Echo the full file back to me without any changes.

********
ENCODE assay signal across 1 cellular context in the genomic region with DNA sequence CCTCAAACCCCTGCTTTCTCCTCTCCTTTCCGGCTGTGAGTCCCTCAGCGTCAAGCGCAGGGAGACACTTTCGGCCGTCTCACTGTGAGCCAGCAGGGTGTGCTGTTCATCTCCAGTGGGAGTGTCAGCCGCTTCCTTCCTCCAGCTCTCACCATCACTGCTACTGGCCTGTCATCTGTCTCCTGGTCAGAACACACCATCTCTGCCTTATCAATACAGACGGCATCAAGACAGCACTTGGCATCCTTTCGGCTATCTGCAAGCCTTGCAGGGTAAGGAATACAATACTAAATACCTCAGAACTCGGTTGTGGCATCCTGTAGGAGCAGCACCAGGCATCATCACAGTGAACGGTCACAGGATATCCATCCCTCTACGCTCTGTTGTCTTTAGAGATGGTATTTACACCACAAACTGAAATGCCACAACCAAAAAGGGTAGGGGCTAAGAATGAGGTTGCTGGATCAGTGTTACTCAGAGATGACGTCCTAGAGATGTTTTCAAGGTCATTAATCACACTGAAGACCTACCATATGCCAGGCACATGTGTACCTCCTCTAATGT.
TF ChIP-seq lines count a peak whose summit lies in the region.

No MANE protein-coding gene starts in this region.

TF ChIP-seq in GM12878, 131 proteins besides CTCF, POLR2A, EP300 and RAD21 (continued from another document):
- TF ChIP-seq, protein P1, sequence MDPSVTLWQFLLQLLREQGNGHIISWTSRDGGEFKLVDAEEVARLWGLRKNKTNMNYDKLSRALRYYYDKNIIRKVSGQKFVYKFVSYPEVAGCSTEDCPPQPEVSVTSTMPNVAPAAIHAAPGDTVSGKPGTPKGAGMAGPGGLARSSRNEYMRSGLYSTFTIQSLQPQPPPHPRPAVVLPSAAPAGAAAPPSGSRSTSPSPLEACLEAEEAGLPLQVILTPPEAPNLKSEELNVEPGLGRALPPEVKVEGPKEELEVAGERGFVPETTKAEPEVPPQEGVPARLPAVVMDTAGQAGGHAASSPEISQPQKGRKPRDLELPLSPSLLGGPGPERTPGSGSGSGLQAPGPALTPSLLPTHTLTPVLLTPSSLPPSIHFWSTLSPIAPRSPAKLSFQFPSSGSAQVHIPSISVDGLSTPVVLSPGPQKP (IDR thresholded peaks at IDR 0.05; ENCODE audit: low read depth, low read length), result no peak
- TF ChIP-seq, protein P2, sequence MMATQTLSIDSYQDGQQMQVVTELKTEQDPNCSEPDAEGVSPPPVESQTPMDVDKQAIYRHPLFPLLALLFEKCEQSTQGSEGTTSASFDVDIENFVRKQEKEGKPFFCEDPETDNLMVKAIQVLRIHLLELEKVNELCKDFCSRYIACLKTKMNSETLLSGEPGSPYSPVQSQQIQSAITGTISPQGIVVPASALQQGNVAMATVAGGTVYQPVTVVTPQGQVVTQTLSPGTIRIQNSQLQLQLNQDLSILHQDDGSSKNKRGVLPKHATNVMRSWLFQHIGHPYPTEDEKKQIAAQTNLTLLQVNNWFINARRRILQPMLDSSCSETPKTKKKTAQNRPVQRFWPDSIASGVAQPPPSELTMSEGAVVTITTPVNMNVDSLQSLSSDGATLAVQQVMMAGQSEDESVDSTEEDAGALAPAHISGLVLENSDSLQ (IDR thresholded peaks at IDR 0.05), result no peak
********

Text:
ENCODE assay signal across 1 cellular context in the genomic region with DNA sequence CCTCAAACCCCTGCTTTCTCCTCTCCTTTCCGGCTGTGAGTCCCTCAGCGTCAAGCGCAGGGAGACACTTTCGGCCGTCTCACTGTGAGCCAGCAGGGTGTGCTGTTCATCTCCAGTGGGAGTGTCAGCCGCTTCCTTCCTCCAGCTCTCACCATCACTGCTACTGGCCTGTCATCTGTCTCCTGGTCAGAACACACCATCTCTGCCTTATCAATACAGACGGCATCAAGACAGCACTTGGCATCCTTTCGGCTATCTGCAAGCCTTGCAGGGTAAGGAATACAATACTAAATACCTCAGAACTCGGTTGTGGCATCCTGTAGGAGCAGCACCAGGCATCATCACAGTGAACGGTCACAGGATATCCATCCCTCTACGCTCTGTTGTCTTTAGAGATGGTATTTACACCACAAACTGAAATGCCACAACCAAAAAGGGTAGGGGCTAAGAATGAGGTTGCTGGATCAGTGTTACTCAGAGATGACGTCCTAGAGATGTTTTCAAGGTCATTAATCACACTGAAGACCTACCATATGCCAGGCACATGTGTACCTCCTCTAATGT.
TF ChIP-seq lines count a peak whose summit lies in the region.

No MANE protein-coding gene starts in this region.

TF ChIP-seq in GM12878, 131 proteins besides CTCF, POLR2A, EP300 and RAD21 (continued from another document):
- TF ChIP-seq, protein P1, sequence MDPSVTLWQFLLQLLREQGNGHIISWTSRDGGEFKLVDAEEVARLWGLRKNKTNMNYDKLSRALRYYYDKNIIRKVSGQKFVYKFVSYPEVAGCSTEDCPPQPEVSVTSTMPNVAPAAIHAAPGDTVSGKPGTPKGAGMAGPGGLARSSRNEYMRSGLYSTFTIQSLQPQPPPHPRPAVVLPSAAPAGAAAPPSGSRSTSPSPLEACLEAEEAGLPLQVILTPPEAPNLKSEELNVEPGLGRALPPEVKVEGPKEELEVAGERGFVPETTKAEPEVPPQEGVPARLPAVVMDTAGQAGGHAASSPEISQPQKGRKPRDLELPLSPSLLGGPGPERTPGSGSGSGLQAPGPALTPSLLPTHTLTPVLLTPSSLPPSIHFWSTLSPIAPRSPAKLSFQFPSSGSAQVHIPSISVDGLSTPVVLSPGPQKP (IDR thresholded peaks at IDR 0.05; ENCODE audit: low read depth, low read length), result no peak
- TF ChIP-seq, protein P2, sequence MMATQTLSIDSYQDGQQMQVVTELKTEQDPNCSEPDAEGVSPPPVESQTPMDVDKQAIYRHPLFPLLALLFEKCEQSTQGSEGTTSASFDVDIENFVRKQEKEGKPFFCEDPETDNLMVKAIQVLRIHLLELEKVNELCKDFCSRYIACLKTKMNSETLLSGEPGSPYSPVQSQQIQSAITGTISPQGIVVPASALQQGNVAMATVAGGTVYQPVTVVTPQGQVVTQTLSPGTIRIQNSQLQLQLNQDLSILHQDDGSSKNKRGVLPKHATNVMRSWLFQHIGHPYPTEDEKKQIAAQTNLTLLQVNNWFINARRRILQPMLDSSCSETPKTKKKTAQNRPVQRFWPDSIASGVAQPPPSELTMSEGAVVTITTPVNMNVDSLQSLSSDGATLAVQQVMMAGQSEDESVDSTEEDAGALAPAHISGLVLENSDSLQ (IDR thresholded peaks at IDR 0.05), result no peak